On our way back from “The Train at the End of the World” and sailing the Beagle Channel, these two young people came into view. Sitting at the foot of the a tower welcoming airport arrivals, who must transit this roundabout, is a pair of young people. In my imagination they were brothers waiting for a ride. In the first long wide shot the older is taking their selfie with the Ushuaia.
Here we at at the “center” of this city set spectacularly against the Fuegian Andes, the southern continuation of the Andes mountain range immediately south of the Strait of Magellan. with a West-East orientation. They occupy the mountainous and mountainous portion of the southern archipelago of Tierra del Fuego.
In this second, close photo, he is talking to the ride on his smart phone, after sending the selfie. The roundabout is named “Hipólito Yrigoyen” after an Argentine politician twice elected President.
Here is more information about the man:
Juan Hipólito del Sagrado Corazón de Jesús Yrigoyen (Spanish pronunciation: [iˈpolito iɾiˈɣoʝen]; 12 July 1852 – 3 July 1933) was an Argentine politician of the Radical Civic Union and two-time President of Argentina, who served his first term from 1916 to 1922 and his second term from 1928 to 1930. He was the first president elected democratically by means of the secret and mandatory male suffrage established by the Sáenz Peña Law of 1912. His activism was the prime impetus behind the passage of that law in Argentina.
Known as “the father of the poor”, Yrigoyen presided over a rise in the standard of living of Argentina’s working class together with the passage of a number of progressive social reforms, including improvements in factory conditions, regulation of working hours, compulsory pensions, and the introduction of a universally accessible public education system.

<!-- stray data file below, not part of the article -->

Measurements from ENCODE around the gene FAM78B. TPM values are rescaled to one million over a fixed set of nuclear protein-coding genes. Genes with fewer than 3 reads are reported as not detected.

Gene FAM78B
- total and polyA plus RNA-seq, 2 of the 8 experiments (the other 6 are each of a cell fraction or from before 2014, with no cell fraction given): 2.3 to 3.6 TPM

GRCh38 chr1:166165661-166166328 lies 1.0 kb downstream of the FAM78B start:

Yrigoyen was the first nationalist president, convinced that the country had to manage its own currency and, above all, it should have control of its transportation and its energy and oil exploitation networks.
Between the 1916 general election and the 1930 coup d’etat, political polarization was on the rise. Personalist radicalism was presented as the “authentic expression of the nation and the people” against the “oligarchic and conservative regime”. For the ruling party, the will of the majorities prevailed over the division of powers. The opposition, on the other hand, accused the Executive Branch of being arrogant and demanded greater participation from Congress, especially in matters such as the conflictive federal interventions.
Reference: Wikipedia “Andes fueguinos” and “Hipólito Yrigoyen.”
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